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Posts Tagged ‘Actresses Maïwenn and Cécile’

Haute Tension (High Tension): In 2003 Alexandre Aja first took a stab at the horror genre with this film. It turns out that he didn’t just stab it, he stuck a knife in it and watched it die as Johnny Cash’s Folsom Prison Blues blasted in the background. Yes, Haute Tension is about women being stalked by a madman and no, it isn’t without clichés. But director Aja has turned the volume so way up that even the most tediously obvious aspect of the film is viscerally played out. Unwittingly, we go along for the ride and unexpectedly, we relish every bit of it.

The film’s storyline follows two women and their desperate fight for survival to avoid death by mutilation. See, Alex (Maïwenn Le Besco) and Marie (Cécile de France) just wanted to spend a quiet weekend at the latter’s house, hoping to do a bit of studying and subtle teasing of erotica. Unfortunately Alexandre Aja‘s all like “fuck that shit” and lets loose the meanest motherfucker I’ve ever seen. Sure, there have been mean motherfuckers in other films who have been just as vicious with their intentions, but never as much in their actions. Every stomp on the head, every shove towards the wall and every backhanded slap served by the psychotic trucker (Philippe Nahon) had such visceral energy in them. Nahon also played The Butcher in Gaspar Noe’s Seul Contre Tous, which makes me doubly sure that his agent is one sick fuck.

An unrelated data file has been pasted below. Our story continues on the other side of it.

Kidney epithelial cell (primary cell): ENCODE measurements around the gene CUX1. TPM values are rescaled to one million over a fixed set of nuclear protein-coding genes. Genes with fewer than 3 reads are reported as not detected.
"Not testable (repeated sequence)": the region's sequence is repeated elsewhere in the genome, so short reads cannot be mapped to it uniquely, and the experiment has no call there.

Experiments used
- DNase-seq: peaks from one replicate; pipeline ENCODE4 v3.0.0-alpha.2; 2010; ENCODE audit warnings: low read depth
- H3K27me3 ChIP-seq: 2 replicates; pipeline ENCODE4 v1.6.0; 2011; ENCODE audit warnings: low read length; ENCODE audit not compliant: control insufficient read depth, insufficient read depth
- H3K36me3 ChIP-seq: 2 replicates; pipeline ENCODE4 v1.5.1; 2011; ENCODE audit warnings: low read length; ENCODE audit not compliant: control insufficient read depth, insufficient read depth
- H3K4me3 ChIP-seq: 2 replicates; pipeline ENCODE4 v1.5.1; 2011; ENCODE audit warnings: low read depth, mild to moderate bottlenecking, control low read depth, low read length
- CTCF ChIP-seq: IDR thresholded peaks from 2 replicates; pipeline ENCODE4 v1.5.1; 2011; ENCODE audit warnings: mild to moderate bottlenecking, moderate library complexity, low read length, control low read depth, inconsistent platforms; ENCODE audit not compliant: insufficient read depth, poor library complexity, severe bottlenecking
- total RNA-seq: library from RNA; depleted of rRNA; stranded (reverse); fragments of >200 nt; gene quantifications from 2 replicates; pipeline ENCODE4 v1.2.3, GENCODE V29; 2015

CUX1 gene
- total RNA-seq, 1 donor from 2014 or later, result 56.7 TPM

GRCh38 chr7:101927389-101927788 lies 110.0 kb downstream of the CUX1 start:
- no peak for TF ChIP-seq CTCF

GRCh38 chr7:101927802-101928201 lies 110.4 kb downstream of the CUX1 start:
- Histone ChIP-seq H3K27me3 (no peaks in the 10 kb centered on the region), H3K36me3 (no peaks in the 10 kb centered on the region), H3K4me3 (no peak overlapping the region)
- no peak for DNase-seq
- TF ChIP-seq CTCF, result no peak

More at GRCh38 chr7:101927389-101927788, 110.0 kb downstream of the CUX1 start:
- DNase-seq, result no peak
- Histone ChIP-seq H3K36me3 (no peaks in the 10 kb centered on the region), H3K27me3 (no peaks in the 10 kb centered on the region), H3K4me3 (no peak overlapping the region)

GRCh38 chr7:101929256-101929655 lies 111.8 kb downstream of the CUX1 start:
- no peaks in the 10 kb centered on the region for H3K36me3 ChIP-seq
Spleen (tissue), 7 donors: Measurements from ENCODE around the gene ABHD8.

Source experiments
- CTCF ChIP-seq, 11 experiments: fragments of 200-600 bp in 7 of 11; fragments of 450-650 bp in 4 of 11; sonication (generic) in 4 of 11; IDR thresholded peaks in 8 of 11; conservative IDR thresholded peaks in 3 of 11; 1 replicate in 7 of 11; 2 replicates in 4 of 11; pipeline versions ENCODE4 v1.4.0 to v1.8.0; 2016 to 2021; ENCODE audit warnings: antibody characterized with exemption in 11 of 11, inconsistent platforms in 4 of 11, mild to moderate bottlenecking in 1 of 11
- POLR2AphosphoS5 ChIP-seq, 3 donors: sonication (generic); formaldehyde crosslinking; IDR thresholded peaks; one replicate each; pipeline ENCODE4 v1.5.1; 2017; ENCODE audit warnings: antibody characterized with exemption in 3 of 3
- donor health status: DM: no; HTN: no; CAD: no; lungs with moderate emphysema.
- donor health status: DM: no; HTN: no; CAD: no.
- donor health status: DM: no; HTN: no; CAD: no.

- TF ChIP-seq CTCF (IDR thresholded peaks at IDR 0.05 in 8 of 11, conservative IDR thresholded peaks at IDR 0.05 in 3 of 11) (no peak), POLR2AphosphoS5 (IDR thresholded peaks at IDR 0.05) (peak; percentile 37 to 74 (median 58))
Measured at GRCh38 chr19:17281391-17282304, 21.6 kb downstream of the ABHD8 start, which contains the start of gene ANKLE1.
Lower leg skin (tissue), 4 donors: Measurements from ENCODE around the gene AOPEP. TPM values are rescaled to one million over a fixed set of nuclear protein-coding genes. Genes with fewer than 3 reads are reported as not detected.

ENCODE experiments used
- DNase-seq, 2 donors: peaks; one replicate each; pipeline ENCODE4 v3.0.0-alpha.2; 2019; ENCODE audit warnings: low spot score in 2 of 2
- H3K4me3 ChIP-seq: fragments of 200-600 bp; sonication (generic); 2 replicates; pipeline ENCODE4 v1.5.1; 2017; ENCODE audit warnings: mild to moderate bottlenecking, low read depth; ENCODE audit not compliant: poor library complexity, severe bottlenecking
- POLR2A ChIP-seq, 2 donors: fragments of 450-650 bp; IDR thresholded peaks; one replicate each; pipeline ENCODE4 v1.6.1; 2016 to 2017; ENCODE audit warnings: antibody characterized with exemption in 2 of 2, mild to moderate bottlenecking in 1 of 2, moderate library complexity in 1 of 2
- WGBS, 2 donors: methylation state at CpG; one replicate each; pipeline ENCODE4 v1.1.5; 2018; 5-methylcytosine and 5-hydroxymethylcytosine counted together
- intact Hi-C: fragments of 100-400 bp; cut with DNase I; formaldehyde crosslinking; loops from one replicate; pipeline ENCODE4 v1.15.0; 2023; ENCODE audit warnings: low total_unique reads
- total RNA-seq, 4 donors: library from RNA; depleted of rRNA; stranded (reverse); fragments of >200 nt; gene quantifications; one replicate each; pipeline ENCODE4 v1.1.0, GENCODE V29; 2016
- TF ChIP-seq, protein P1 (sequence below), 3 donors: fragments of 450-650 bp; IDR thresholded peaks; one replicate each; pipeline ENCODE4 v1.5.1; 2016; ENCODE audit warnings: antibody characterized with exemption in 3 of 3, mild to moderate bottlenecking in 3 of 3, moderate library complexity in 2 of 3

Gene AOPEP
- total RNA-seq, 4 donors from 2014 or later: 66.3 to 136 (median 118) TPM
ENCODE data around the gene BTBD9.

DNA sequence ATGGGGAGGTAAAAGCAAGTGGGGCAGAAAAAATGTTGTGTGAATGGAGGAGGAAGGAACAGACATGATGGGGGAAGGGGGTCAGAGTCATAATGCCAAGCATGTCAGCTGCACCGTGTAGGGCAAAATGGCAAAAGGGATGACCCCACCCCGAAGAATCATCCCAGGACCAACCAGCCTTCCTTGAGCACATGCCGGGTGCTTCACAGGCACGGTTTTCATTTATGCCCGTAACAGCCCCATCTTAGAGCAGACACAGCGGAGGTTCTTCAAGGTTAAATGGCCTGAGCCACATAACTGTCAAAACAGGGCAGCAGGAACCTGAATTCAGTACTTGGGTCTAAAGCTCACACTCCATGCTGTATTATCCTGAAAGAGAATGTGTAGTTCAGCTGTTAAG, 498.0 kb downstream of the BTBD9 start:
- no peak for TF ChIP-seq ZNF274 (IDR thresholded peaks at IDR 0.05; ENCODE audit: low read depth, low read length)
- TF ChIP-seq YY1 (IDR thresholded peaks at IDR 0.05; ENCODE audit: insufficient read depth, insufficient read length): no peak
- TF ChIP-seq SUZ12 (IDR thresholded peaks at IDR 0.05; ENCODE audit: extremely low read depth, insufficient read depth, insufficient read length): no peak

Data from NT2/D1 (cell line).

His introduction in Haute Tension is just a flat out brutal sequence with Pierre André‘s bone-crunching sound effects and Sophie Vermersch‘s slick-as-fuck editing that really builds the tension up, shifting beautifully between the killer’s thirst for blood and Marie’s realization that the situation is completely fucked up. Maïwenn and Cécile are respectable as hapless victims looking to survive a nightmare; not as great as the ladies from Wolf Creek, but still, nothing offensively bad like the teenagers in remakes of American horror films. Andrei Finti briefly brings us to the theater of dramatic acting as Alex’s dad, but is quickly disposed off in a moment that makes the curb stomp scene from American History X look like one of the auditions for the lost sitcom – So You Think You Can Bitchslap.

Then there’s the climax, the revealing of the truth, the opening of Misty Beethoven. Oops sorry, Seventies porn flashback. The innocuously tender twist at the end looks almost apologetic, considering Dario Argento has been scripting such false endings for forty years. No prizes for guessing either. In fact if you were expecting something else, you simply haven’t watched enough slasher films.

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